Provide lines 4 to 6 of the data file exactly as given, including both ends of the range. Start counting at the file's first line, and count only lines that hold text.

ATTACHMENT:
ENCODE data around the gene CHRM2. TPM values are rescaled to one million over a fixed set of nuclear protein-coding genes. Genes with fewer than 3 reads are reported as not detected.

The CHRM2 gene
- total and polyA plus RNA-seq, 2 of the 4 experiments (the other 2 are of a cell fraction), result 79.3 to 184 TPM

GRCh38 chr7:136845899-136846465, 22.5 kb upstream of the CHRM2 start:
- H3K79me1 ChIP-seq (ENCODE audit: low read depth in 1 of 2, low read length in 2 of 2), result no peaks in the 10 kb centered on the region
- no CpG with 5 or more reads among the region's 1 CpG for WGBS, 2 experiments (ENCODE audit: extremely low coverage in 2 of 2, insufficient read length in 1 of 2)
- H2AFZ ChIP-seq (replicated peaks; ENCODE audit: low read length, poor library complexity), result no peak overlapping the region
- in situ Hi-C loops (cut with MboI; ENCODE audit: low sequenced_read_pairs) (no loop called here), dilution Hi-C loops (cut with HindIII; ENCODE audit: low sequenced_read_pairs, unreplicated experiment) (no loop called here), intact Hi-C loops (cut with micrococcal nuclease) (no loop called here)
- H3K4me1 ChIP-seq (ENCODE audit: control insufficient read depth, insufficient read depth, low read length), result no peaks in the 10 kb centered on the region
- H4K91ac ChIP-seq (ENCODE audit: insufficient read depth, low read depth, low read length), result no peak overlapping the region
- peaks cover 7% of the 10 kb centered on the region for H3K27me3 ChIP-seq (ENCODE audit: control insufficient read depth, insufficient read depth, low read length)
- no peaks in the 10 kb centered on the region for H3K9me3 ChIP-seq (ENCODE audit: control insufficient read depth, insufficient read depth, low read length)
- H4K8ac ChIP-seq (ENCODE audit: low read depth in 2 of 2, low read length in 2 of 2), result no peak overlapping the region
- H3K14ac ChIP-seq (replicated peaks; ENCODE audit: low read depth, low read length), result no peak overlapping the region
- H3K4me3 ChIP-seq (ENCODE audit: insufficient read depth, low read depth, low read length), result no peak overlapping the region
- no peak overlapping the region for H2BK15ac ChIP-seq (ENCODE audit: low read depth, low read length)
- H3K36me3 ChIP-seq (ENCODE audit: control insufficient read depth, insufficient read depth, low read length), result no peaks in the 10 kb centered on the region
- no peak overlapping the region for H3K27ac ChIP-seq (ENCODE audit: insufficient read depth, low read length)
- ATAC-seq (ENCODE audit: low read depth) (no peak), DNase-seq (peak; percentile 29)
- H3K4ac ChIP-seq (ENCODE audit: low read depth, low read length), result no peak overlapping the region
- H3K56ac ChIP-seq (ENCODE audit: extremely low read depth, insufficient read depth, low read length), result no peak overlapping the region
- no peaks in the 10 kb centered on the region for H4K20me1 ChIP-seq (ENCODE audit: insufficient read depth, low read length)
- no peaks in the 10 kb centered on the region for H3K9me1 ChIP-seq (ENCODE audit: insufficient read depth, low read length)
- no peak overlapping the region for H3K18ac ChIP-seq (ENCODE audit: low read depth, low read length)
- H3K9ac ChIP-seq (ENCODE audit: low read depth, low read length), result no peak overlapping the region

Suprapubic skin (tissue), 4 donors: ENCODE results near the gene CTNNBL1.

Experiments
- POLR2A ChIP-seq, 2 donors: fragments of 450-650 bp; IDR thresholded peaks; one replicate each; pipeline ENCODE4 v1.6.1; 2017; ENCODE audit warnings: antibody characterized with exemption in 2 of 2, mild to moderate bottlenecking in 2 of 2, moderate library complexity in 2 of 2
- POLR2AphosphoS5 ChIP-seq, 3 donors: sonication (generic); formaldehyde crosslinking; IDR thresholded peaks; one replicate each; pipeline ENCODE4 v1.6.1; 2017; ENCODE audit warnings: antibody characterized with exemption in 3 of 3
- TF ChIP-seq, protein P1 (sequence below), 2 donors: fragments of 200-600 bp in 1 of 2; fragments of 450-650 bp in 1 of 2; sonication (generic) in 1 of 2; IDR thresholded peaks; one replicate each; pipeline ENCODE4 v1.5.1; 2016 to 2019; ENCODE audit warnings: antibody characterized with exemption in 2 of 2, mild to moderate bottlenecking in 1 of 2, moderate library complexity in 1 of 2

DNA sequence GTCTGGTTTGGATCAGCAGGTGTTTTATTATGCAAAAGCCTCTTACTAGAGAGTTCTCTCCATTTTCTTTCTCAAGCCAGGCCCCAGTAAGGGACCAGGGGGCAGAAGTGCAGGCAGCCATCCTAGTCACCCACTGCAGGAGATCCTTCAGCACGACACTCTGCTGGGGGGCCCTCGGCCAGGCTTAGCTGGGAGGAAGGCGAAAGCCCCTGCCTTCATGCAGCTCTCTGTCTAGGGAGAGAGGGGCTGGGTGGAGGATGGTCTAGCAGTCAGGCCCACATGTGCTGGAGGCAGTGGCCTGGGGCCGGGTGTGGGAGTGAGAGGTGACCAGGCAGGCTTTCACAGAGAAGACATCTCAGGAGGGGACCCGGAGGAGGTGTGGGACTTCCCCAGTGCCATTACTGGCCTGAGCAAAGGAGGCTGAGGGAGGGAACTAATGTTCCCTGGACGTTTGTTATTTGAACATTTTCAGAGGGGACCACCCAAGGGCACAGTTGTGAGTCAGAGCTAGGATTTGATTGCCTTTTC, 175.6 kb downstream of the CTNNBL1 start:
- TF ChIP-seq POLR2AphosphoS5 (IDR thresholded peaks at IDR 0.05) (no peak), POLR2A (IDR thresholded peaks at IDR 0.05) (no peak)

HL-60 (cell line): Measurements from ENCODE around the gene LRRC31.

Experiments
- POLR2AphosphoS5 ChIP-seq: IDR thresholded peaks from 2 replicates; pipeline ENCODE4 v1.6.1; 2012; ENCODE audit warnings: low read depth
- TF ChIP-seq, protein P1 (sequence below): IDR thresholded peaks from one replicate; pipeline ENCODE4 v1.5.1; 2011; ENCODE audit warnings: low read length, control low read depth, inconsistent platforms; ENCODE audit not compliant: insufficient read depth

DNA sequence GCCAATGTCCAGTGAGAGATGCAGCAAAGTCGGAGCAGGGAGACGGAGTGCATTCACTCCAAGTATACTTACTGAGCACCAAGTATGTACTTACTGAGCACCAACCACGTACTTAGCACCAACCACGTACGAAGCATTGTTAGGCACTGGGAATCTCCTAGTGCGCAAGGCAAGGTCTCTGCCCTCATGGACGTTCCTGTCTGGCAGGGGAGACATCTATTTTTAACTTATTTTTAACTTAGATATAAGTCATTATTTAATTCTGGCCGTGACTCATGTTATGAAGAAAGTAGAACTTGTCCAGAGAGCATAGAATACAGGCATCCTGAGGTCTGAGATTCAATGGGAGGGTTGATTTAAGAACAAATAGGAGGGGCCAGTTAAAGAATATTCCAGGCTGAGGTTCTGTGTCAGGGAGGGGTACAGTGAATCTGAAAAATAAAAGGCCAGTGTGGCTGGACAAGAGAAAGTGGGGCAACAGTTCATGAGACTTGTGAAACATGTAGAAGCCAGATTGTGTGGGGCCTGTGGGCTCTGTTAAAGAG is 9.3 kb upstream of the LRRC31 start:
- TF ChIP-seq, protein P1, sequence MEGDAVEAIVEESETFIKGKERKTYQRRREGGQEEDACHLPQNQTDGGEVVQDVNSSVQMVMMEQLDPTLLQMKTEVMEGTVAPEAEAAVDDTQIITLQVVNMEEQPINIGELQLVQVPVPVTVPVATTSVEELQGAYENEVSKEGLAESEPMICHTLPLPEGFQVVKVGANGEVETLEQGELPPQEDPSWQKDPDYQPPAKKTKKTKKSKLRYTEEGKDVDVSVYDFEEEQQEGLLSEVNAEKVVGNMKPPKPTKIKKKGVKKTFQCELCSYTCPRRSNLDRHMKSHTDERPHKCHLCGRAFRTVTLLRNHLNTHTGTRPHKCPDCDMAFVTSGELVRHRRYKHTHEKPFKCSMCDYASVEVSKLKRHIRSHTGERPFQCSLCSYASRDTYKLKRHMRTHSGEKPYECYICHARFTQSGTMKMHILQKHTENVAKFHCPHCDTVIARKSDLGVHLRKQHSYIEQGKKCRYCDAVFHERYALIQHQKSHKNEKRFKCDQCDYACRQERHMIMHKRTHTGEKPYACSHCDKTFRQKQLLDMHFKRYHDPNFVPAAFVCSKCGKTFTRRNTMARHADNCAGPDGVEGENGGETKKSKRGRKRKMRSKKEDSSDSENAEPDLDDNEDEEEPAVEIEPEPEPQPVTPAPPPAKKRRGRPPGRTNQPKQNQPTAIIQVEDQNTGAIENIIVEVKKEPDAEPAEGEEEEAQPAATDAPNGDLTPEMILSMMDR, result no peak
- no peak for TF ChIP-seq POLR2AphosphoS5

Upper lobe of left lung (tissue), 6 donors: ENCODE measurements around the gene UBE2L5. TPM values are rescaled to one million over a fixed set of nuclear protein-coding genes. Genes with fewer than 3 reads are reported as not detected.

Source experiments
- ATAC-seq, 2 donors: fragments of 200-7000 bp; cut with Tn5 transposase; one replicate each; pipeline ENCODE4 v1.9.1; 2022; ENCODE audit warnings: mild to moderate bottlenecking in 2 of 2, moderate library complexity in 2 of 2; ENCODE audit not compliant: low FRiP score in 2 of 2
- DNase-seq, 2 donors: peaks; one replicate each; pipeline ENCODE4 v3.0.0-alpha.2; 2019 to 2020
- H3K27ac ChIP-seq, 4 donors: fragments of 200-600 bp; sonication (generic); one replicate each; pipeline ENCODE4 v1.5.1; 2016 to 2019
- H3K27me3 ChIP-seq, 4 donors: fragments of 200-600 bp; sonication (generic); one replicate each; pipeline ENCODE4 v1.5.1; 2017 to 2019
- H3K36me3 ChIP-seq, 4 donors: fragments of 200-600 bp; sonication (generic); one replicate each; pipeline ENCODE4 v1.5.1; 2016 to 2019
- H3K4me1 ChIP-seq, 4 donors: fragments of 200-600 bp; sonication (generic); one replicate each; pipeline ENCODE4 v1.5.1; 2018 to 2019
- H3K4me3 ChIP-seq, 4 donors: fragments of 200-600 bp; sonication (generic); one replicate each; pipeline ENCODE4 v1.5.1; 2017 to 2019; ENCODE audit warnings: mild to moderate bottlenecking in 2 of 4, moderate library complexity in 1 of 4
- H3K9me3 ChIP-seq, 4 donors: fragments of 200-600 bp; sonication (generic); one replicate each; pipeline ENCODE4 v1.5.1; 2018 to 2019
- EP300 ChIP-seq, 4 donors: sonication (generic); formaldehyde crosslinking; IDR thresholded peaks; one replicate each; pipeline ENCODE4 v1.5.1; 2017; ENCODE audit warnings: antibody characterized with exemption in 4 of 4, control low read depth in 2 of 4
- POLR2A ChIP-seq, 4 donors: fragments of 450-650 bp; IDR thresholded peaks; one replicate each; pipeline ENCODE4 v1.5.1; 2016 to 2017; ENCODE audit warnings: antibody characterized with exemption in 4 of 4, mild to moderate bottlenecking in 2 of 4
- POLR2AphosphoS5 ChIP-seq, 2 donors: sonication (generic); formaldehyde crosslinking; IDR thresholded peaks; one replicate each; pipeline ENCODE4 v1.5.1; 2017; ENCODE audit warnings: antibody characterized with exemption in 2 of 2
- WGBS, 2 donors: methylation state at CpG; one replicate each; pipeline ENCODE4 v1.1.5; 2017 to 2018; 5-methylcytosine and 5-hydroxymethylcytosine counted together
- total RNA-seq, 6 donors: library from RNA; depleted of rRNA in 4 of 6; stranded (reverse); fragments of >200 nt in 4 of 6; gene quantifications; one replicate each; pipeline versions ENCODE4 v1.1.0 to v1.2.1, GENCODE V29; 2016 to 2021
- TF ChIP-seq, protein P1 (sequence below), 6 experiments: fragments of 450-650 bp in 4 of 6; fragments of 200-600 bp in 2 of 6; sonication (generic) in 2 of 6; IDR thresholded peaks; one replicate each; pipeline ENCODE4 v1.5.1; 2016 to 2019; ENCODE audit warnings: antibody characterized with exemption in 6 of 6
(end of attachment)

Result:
GRCh38 chr7:136845899-136846465, 22.5 kb upstream of the CHRM2 start:
- H3K79me1 ChIP-seq (ENCODE audit: low read depth in 1 of 2, low read length in 2 of 2), result no peaks in the 10 kb centered on the region
- no CpG with 5 or more reads among the region's 1 CpG for WGBS, 2 experiments (ENCODE audit: extremely low coverage in 2 of 2, insufficient read length in 1 of 2)